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Meet WBUR's 2023 Newsroom Fellows

Irina Matchavariani (left) and Jacob Garcia (right) will join the WBUR newsroom in January.
Irina Matchavariani (left) and Jacob Garcia (right) will join the WBUR newsroom in January.

WBUR is proud to announce our 2023 Newsroom Fellows, Jacob Garcia and Irina Matchavariani. The fellowship provides hands-on training through rotations with various newsroom departments and is one way WBUR aims to cultivate the next generation of emerging journalists and leaders. Our fellows not only have passions for public radio, but they also have demonstrated commitments to advancing issues of, and amplifying, underrepresented voices. We're excited to welcome them to our newsroom in January!

Tell us a little about yourself.

Jacob Garcia: I'm a proud son of immigrants with a background in documentary video, which has slowly blossomed into a career in journalism. My past experience includes reporting and original video production on GBH News's Arts & Culture Desk. Before that, I worked on Robert Reich's Inequality Media team, with a focus on informing the public about different injustices and disparities. If I'm not working, I hope to be seeking new experiences and above all else, good food.

Irina Matchavariani: I came into the journalism graduate program at the University of Missouri with no previous training in the field. And I traveled thousands of miles, all the way from the republic of Georgia! All I had at that point was a passion for storytelling and an interest in how other people experienced the world. Throughout my life, I've been blessed with opportunities to learn five foreign languages on top of my native Georgian, and I've studied in Germany, Morocco and the U.S. Those experiences taught me to be open, to listen to people whose lives are drastically different from mine and to do my best at translating their words for wider audiences.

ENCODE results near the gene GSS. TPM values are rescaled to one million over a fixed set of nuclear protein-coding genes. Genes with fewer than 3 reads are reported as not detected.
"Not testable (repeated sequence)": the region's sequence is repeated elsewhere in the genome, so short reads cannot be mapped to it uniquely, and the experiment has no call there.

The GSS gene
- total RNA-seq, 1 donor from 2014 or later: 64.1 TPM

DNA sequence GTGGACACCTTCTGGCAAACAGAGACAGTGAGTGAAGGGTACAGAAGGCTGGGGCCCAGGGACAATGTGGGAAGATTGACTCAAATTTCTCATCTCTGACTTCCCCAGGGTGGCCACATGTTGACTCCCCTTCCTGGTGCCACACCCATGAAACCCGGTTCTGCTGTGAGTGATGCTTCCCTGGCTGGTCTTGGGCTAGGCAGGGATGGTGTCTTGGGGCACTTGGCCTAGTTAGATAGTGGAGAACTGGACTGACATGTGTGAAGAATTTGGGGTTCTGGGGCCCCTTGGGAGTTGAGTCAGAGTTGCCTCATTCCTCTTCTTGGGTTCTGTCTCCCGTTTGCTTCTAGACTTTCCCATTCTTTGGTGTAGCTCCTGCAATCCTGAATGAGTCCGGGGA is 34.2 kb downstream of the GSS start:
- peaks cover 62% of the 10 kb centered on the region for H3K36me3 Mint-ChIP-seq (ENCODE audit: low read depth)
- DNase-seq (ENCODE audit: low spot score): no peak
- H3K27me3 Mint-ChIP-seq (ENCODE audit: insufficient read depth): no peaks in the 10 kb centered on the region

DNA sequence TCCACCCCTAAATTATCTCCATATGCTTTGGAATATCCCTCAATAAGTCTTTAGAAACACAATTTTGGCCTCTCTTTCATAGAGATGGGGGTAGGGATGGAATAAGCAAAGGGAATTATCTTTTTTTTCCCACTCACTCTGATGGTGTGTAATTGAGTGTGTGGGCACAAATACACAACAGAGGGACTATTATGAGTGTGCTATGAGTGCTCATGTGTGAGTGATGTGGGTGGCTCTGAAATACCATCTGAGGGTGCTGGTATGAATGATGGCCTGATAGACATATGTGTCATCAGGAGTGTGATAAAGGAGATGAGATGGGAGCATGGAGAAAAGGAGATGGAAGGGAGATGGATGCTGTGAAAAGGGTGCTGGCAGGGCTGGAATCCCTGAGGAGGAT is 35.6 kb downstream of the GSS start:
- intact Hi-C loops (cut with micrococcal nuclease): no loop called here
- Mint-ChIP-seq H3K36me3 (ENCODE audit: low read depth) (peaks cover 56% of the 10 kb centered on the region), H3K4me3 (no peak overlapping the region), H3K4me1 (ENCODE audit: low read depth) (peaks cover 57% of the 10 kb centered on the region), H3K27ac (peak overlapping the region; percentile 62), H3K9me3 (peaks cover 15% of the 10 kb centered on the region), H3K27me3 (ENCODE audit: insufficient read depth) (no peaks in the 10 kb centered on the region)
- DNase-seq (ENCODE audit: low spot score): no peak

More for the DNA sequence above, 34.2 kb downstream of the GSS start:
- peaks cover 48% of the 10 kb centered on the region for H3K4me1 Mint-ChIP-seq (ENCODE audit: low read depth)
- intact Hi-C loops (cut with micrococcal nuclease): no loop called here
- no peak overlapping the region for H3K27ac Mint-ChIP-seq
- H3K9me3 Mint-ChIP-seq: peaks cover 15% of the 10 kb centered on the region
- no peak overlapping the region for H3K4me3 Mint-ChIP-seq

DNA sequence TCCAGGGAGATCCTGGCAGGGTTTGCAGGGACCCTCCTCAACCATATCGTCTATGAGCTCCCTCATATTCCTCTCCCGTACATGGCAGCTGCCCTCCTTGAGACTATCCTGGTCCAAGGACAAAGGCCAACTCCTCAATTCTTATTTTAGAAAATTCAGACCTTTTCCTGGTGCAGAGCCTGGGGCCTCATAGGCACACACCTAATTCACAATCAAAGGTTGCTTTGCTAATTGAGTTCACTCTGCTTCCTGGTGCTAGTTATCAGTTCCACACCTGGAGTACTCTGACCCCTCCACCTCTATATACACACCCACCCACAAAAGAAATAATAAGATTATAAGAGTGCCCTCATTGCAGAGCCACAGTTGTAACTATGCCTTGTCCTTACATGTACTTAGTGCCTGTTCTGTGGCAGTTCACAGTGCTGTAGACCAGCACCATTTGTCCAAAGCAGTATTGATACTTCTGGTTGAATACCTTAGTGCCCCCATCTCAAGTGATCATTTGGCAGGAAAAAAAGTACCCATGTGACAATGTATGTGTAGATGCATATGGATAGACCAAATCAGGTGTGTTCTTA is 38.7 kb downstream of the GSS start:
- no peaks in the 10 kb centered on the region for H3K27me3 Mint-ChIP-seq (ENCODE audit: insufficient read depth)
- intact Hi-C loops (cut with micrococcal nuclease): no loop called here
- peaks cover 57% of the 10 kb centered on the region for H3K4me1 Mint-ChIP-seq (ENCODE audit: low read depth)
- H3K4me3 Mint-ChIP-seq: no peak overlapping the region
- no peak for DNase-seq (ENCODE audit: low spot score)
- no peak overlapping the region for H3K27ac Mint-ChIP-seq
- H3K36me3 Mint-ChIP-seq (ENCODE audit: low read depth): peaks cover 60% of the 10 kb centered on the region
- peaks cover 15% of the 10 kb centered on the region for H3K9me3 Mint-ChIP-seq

What passions are you excited to bring to this fellowship?

JG: WBUR is a place that people come to for great storytelling and captivating audio. I'm excited to bring my video skills to the table and create more visuals for the newsroom. I think we're in an era now where quick videos don't have to be for humor, but can help inform the public. The people of Boston and beyond have countless stories to tell, and I'm excited to capture as many of them as possible.

IM: I consider myself curious – impressionable, even. Though I've been in the U.S. for two years already, I still try to maintain the newcomer's perspective and let my surroundings surprise me. In this fellowship, I'll be taking my first steps on the radio journey and I can't be more excited. I believe in active listening when working on stories, so it's a beautiful coincidence to find myself on air all of a sudden!

What does it mean to be part of a mission-driven, public media organization?

JG: I'm very fortunate to have worked exclusively at non-profit, public media companies since graduating with my bachelor's. It's something that I find a lot of pride in. I believe that all members of the public deserve access to fair and thoroughly fact-checked news. It's great to know I'll be able to help turn that belief into reality with WBUR.

IM: It is all about accessibility and representation. Public media is there for everyone and it should do its best to capture the heart and soul of the community it's serving. I am thrilled to immerse myself in my new surroundings and locate impactful stories that listeners of WBUR might not have considered before.


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